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TTFAAS thanks govt for “bringing us home” — and bringing hope

Gov. Lemanu Peleti Palepoi Sialega Mauga — and First Lady Ella at Thank You wave
It’s a way to ensure residents still stranded abroad are not forgotten

Pago Pago, AMERICAN SAMOA — After being stranded in the US for many months due to border closure, “people lost hope” but the first repatriation flight on Feb. 1st “brings so much, not only to our family here but our people who are stranded, that there is hope, that our governor is bringing us home and our people are welcoming us,” says Feo Lagafuaina, one of the 159 repatriated passengers on that first flight.

“Fa’afetai, Fa’afetai tele lava, to our leaders and our people, in starting... to bring our people home,” Lagafuaina, a member of the group Tagata Tutu Fa’afatasi Alliance of American Samoa said during a Samoa News interview last Friday morning at Su’igaula o le Atuvasa Park in Utulei.

She was joined at Utulei by many of the repatriated passengers, family members and others for the TTFAAS “Thank You Wave”. While participants of the wave held many smaller signs of thanks, a larger banner spells out the message, “THANK YOU GOV & TF FOR REPATRIATING US,” held by supporters along Utulei road, as motorists honked car horns, during the usual busy morning traffic. The “TF” on the banner, refers to the ASG-COVID-19 Task Force.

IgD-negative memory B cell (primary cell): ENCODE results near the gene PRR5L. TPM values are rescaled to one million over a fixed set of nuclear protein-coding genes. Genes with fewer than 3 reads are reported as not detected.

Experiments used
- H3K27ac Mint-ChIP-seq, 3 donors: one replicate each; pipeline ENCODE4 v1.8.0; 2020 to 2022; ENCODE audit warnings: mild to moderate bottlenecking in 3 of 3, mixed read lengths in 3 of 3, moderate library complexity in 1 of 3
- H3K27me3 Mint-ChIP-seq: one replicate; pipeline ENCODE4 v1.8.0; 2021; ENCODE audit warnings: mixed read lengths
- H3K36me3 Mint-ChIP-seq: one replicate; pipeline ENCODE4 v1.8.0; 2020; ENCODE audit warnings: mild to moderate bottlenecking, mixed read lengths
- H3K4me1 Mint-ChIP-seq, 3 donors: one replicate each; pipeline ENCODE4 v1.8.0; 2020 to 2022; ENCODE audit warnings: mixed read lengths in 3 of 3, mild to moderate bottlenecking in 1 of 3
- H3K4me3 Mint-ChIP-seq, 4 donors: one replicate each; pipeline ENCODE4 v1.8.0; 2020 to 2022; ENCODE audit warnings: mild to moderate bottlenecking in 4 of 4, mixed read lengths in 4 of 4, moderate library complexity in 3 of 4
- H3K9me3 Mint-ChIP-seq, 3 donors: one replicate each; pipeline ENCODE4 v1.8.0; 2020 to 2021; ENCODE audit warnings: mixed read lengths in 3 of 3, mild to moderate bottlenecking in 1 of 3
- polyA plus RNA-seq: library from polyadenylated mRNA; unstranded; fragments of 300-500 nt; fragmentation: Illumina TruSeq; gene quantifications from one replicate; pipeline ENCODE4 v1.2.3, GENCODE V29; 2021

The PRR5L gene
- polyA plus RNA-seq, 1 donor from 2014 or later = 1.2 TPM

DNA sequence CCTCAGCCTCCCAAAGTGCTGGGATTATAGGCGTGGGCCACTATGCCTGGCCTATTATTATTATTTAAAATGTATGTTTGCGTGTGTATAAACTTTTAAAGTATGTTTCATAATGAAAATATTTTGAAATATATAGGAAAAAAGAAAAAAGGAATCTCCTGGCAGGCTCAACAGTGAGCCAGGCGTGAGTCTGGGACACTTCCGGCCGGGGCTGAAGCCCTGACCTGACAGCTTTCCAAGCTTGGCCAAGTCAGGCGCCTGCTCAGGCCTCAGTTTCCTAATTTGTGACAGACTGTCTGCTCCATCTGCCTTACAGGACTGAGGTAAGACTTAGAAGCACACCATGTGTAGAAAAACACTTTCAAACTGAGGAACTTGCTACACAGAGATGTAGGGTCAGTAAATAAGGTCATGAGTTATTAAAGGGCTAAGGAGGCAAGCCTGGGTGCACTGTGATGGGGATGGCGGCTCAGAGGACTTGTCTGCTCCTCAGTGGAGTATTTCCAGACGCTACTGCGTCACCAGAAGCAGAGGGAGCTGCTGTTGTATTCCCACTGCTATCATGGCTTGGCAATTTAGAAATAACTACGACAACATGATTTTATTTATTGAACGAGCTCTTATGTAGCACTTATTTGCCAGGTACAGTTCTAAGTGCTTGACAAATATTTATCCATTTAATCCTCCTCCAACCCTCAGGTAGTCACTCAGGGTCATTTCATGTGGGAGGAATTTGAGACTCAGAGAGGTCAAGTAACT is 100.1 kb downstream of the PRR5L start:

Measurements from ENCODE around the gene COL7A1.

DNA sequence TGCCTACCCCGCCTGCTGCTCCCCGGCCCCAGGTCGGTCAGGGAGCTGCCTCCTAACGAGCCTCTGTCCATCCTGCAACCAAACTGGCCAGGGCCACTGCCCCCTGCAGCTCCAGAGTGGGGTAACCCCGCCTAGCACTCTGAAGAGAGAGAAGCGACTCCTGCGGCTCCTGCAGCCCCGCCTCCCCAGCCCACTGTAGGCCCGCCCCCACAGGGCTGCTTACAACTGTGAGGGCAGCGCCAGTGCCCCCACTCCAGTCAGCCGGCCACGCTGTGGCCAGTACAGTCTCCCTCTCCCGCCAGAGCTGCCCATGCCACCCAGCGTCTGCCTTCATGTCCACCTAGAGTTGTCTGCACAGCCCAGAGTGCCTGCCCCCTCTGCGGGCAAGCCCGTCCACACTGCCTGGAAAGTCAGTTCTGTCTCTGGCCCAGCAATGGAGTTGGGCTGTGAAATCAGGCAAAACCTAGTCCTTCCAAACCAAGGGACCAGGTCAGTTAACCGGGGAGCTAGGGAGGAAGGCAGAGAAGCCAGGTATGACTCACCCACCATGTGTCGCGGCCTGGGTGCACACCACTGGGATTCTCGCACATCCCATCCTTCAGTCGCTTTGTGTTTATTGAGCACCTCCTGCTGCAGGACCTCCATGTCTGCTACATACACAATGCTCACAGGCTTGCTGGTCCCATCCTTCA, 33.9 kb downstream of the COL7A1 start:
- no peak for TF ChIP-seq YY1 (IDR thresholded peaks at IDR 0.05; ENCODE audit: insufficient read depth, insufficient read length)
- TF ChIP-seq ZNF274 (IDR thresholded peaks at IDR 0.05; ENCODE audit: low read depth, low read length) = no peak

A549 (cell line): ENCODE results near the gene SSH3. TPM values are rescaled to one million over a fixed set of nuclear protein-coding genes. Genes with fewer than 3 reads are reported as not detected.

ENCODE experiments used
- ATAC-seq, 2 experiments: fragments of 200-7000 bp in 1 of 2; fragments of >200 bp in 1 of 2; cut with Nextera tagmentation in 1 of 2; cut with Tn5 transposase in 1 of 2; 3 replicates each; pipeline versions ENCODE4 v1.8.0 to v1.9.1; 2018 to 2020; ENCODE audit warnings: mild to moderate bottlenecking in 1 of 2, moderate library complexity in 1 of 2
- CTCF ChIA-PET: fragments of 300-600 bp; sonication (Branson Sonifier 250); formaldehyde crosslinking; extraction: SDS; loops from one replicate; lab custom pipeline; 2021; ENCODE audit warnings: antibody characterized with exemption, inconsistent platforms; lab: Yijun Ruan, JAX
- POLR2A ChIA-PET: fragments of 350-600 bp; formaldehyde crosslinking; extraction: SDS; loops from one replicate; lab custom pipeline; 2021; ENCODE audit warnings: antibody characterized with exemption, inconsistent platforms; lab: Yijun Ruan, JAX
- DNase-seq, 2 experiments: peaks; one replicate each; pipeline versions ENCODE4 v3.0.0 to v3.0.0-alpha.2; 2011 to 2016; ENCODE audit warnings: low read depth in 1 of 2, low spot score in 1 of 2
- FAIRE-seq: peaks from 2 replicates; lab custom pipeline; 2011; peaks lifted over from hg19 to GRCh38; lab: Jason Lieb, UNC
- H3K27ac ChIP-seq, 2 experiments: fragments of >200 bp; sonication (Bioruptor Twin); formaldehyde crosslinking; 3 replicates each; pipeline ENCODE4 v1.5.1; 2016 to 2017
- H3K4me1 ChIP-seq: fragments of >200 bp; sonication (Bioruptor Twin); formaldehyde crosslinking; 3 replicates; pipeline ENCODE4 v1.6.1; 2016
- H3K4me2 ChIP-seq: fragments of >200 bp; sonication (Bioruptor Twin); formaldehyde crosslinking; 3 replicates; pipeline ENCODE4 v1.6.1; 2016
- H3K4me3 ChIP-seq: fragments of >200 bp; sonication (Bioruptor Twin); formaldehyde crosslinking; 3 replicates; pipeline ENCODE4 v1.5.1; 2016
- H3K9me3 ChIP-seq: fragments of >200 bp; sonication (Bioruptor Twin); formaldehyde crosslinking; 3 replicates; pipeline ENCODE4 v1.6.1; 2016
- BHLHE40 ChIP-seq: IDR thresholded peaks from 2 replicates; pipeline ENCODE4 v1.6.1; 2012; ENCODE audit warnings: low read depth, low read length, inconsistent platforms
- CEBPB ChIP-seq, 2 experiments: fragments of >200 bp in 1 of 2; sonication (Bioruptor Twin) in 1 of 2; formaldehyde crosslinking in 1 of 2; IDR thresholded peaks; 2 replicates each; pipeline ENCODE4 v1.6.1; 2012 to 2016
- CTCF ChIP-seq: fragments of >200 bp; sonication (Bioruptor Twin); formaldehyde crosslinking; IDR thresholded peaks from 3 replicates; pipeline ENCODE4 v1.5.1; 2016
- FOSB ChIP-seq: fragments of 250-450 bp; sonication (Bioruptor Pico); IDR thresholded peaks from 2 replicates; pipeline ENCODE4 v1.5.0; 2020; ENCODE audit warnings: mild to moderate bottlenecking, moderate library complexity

The wave also acknowledged and thanked US Interior Department’s Office of Insular Affairs director Nikolao Pula.

Lagafuaina explained that the wave is two-fold, saying that the number one purpose is “our way of thanking” Gov. Lemanu Peleti Palepoi Sialega Mauga, Lt. Gov. Talauega Eleasalo Alo, the task force, “our leaders and our people for the opportunity to bring us home.”

“I know it was a hard decision, people were divided on this matter. It took a lot of courage for the governor to make the decision to repatriate our people,” she pointed out.

The second reason for the wave, “it’s our way of making sure that, our Alliance — Tagata Tutu Fa’atasi Alliance of American Samoa — our people, [and] our government do not forget about the hundreds of stranded residents” still in the US wanting to return home, she explained.

“And the Alliance, will continue to do their job, in advocating and providing resources for all our stranded family members, until the last resident, is brought home and reunited with their loved ones, then we will stop,” Lagafuaina explained.

Since the governor hinted during his Jan 3rd, Inauguration Address, about discussions of starting repatriation flights and later announced that the process was moving forward, there were a lot of objections locally over the start of repatriation, at a time when cases and deaths continued to spike throughout the US.

Asked if she was surprised with the governor’s decision to start repatriation amid growing concerns, Lagafuaina responded, “I don’t know if I was surprised... I was just very excited when I heard it was going to happen.”

“I’m so thankful that he made the decision,” she said pointing out that after months and months of waiting, stranded residents were “losing hope”.